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The time it takes to elicit a visual cortical response plus the time to elicit a saccade from cortex (FEF) is longer than the time it takes for humans to orient towards faces.

Nakano et al. take this as further evidence for a sub-cortical (retinotectal) route of face detection.

LIP and the FEF are usually connected to decision making.

FEF stimulation elicits saccadic eye movements.

Presaccadic activity is not measured in FEF for spontaneous saccades but for purposive saccades.

The motor map is not monotonic across the entire FEF, but sites that are close to each other have similar characteristic saccades.

Some cells in FEF respond to auditory stimuli.

Stimulating cells in FEF whose activity is elevated before a saccade of a given direction and amplitude usually generates a saccade of that direction and amplitude.

Onset times of visually guided saccades have a bimodal distribution. The faster type of saccades are termed `express saccades'. Ablation of the SC but not of the FEF makes express saccades disappear.

FEF ablation leads to a temporary visual neglect. This neglect disappears almost completely after a short time.

Removing both SCs and both FEFs leads to permanent deficits:

  • a decrease in fixation accuracy,
  • a neglect of the peripheral visual field,
  • saccade frequency is decreased,
  • the range of saccadic eye movements is reduced.

Schiller et al. did not observe the visuospatial neglect and stark loss of oculomotor function as did Sprague and Meikle.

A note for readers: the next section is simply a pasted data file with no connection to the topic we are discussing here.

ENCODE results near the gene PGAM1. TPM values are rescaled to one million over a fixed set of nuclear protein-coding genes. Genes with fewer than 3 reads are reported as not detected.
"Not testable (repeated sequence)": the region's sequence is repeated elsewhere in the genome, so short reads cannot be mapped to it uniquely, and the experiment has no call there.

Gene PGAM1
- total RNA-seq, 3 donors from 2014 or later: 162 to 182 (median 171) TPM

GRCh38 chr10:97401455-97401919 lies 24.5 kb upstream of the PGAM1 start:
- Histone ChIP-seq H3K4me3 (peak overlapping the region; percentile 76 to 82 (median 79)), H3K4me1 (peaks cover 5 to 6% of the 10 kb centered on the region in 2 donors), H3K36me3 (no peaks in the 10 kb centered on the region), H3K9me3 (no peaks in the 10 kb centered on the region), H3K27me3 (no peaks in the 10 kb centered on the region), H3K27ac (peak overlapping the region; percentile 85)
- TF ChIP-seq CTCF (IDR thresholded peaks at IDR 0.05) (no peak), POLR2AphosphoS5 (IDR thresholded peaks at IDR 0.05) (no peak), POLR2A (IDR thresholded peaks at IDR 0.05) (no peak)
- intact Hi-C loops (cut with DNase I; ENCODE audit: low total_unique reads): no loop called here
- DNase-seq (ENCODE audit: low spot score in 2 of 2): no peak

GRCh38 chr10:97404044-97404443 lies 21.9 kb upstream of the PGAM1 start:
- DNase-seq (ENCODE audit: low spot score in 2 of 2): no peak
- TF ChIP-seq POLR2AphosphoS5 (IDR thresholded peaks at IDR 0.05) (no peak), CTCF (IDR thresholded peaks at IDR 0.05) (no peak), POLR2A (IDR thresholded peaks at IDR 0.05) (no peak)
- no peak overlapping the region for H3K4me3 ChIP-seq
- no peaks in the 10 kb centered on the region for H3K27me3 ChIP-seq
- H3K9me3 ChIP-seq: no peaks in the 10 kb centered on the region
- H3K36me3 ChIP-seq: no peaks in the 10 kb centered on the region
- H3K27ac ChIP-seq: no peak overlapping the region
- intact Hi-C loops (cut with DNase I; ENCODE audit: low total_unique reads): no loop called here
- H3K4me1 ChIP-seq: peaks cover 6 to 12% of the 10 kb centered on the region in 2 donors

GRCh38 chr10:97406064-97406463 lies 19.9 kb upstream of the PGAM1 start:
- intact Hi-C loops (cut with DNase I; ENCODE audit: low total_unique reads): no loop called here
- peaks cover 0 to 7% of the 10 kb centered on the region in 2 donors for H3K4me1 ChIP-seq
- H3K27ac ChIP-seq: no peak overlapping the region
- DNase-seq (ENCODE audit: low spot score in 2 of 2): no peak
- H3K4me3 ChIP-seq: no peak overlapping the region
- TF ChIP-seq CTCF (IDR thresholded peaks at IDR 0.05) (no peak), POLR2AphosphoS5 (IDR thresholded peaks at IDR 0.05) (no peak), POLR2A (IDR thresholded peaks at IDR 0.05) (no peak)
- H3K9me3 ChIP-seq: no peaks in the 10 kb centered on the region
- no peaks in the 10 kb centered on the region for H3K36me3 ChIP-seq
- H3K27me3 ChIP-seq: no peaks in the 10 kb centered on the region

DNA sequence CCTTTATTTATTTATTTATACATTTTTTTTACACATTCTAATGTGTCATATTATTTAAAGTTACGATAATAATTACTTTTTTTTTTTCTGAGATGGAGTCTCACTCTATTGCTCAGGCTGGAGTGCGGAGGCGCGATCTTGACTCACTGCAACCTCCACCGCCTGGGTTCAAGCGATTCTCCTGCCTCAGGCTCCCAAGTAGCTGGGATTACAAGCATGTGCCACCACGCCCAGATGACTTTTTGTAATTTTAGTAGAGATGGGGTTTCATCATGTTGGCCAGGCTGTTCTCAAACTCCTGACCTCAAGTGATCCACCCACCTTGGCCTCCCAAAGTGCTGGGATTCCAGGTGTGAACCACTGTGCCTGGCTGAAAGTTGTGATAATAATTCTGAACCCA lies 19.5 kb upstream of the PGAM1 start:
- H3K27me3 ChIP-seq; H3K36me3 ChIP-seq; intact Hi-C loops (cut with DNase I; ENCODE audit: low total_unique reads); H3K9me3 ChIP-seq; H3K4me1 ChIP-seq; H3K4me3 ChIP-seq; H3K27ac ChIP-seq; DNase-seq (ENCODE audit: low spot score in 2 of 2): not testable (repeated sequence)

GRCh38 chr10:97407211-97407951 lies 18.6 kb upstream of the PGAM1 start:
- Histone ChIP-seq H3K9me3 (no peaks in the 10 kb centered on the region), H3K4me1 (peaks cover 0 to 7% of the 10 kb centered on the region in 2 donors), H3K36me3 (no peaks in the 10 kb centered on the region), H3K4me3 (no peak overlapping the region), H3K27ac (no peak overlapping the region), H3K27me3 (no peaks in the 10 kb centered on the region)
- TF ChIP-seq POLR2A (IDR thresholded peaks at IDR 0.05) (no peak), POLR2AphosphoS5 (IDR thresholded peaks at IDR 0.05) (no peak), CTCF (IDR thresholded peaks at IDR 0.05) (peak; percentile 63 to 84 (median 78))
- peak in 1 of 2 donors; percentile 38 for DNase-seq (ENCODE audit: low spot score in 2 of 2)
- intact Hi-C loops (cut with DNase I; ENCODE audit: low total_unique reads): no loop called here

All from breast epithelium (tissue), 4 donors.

Visually active neurons in FEF do not project to SC. Motion-related neurons in FEF project to SC.

There are ascending pathways from SC to the eye fields through talamic structures.

There is a disynaptic connection from SC to the dorsal stream visual cortex, probably through the pulvinar.

FEF and LIP stimulation elicits saccadic eye and head movements.

Lesions to SC and FEF individually do not eliminate saccades. Lesions to both do eliminate saccades.

Frontal eye fields (FEF) and intraparietal sulcus (IPS) have been associated with voluntary orienting of visual attention.

Activation of FEF and SC neurons is higher before direction error saccades in anti-saccade tasks than before correct anti-saccades.

Munoz and Everling assume that there are distinct populations of fixation and saccade neurons in the SC and FEF.

In a more recent paper, Casteau and Vitu state that there is some debate about that. However, they, too argue for distinct fixation neurons. On the other hand, they also state that fixation neurons probably are not located in the SC itself, which is in contrast of what Munoz and Everling write.

Lateral prefrontal cortex (LPFC) and frontal eye fields (FEF) are frontal cortex regions involved in visual attention and target selection.

In the pop-out condition of a visual search task, Buschman and Miller found that neurons in the posterior parietal cortex region LIP found the search target earlier than neurons in frontal cortex regions FEF and LPFC.

In the pure visual search condition of a visual search task, Buschman and Miller found that neurons in frontal cortex regions FEF and LPFC found the search target earlier than neurons in the posterior parietal cortex region LIP.

the frontal eye fields (fef) project to the SC and to the brainstem directly.